Thursday brought some progress on liquor privatization and transportation funding, but agreements remain elusive.
In the Senate, Republicans met behind closed doors on their revised plan to privatize sales of wine and liquor in Pennsylvania, although they did not necessarily have the votes yet.
"We are very close," Majority Leader Dominic Pileggi said, optimistic that an agreement could be reached.
The Senate had been scheduled in the afternoon to begin floor debate on the revised version, but debate was postponed for the second time in as many days. Several senators privately chalked up the delay to the GOP caucus' not having reached the 26-vote threshold needed. The 50-member chamber's 23 Democrats all oppose the plan, which means all but one of 27 Republican senators would need to vote for it.
Yet another theory arose late in the day: Senate Republicans have the votes, but will not advance the bill until they see how their GOP counterparts in the House handle an issue near and dear to many senators: transportation funding.
On Thursday, a bill addressing that long-standing issue passed the House Transportation Committee by 16-9. The $2.1 billion proposal would fund road and bridge improvements, as well as mass transit, by lifting the cap on the oil franchise tax. But the House version eliminated a Senate provision that would have generated more revenue by raising license and registration fees.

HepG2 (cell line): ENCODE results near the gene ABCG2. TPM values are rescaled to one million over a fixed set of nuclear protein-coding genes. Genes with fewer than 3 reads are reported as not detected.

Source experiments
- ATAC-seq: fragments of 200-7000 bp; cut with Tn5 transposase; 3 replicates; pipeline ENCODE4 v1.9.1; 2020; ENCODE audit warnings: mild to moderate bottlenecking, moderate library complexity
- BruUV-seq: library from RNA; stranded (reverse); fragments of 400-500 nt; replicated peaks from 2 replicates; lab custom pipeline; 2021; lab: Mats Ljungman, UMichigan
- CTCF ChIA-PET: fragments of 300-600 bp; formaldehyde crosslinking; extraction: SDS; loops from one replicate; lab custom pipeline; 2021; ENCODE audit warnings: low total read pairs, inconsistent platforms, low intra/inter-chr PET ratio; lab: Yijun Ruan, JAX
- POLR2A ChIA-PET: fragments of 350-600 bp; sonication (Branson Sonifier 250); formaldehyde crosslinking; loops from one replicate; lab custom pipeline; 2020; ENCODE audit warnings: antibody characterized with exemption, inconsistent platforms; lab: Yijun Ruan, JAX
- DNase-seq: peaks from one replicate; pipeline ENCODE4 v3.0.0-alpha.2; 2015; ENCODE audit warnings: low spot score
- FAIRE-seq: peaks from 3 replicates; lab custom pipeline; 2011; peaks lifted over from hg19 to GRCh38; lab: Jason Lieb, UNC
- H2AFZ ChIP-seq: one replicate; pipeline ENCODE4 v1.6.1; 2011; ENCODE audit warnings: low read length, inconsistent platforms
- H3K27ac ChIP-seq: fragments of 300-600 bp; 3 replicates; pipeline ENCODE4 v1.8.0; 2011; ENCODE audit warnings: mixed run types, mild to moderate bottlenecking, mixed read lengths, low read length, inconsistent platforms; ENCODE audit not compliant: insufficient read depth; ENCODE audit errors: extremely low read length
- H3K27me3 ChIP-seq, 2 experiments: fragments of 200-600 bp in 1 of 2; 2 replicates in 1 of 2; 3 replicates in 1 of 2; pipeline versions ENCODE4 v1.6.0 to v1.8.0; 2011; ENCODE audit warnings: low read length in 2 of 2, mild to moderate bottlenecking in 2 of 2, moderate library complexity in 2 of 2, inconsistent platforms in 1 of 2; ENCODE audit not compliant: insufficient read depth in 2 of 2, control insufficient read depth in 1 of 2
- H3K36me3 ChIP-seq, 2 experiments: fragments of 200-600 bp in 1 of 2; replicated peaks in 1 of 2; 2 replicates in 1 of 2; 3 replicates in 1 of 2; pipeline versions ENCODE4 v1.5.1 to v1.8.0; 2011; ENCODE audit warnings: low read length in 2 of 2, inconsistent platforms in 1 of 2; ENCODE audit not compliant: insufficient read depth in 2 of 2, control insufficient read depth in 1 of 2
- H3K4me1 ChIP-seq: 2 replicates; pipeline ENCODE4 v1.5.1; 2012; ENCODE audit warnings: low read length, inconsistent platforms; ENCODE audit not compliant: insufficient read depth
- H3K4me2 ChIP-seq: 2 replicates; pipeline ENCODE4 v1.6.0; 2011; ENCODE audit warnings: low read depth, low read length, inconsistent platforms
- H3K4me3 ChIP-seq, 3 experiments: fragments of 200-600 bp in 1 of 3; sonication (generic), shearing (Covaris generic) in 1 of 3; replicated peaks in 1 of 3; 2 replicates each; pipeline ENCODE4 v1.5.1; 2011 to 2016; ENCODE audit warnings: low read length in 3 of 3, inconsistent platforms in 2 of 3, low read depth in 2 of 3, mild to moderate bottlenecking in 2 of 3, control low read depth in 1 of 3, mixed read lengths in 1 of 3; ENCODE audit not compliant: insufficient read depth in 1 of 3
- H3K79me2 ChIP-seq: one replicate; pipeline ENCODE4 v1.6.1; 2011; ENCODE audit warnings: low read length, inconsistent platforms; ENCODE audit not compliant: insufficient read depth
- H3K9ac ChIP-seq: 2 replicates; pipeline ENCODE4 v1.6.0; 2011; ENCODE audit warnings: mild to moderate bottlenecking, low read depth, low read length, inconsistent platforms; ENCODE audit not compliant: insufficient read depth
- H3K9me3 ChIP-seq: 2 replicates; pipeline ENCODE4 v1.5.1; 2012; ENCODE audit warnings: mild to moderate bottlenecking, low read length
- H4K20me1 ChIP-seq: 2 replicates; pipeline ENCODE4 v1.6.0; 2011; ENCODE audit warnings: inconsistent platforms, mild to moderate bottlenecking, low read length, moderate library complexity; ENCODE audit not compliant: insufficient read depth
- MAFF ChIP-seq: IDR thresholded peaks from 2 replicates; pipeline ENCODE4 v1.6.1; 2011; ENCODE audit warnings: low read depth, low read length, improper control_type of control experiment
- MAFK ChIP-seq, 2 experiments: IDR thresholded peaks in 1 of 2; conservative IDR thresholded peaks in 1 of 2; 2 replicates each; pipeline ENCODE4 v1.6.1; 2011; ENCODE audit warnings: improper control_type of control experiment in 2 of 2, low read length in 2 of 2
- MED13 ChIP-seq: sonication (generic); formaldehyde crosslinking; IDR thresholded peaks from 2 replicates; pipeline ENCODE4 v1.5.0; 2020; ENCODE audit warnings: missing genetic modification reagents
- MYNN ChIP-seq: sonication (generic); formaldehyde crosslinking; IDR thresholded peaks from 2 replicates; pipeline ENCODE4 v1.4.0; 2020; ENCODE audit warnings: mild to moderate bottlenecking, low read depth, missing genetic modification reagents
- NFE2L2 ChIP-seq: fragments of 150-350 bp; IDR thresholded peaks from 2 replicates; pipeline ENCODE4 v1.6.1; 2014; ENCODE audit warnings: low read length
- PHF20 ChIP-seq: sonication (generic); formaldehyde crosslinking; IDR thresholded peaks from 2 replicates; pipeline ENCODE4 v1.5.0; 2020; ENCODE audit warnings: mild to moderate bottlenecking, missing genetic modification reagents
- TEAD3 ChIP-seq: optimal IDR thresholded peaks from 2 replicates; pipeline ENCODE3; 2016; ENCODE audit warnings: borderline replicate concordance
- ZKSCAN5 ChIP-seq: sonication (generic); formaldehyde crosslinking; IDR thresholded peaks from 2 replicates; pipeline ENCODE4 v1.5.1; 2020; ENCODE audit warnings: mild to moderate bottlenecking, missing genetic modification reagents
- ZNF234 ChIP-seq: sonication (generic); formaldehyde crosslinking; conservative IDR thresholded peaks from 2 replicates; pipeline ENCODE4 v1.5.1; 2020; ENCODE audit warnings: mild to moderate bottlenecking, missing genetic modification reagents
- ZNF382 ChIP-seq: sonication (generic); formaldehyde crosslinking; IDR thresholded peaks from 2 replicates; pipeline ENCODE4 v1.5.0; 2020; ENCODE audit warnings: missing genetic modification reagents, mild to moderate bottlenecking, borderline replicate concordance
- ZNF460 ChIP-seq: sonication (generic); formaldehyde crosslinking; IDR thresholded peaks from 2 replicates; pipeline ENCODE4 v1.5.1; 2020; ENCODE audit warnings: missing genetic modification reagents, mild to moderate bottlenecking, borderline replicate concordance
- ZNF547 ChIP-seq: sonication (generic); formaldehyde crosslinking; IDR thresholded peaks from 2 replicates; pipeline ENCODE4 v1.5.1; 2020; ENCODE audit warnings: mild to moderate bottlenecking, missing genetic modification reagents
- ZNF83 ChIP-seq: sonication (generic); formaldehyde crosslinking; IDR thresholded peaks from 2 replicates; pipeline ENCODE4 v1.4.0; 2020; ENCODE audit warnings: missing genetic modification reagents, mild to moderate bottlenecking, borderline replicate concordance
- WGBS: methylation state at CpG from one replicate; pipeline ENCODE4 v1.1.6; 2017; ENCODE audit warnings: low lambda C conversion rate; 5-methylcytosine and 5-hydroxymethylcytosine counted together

Several legislators said they expected the House bill to be changed yet again before a compromise could be reached.
The same goes for the Senate's latest version of liquor privatization. That, too, is expected to be tinkered with before it gets to a full vote - and possibly even changed again before it gains House approval.
The highlights of Thursday's proposed Senate GOP version:
State Stores would stay in business until they were outnumbered by 2-1 by private businesses selling wine and liquor.
Beer distributors could, for the first time, sell six-packs as well as cases and kegs. Businesses with restaurant licenses could sell up to three six-packs, or one 12-pack and a six-pack.
Businesses with a restaurant license would also be able to sell wine, but the sale of liquor would be limited to beer distributors and State Stores.
Obtaining a restaurant license would be easier, paving the way for more grocery stores and many supermarkets to sell beer.
The plan would allow convenience stores that are part of gasoline stations to sell beer.
The state would remain in the wholesale side of the liquor business for two years. After that, it could move to lease those operations to business if studies projected no negative fiscal impact for the state.
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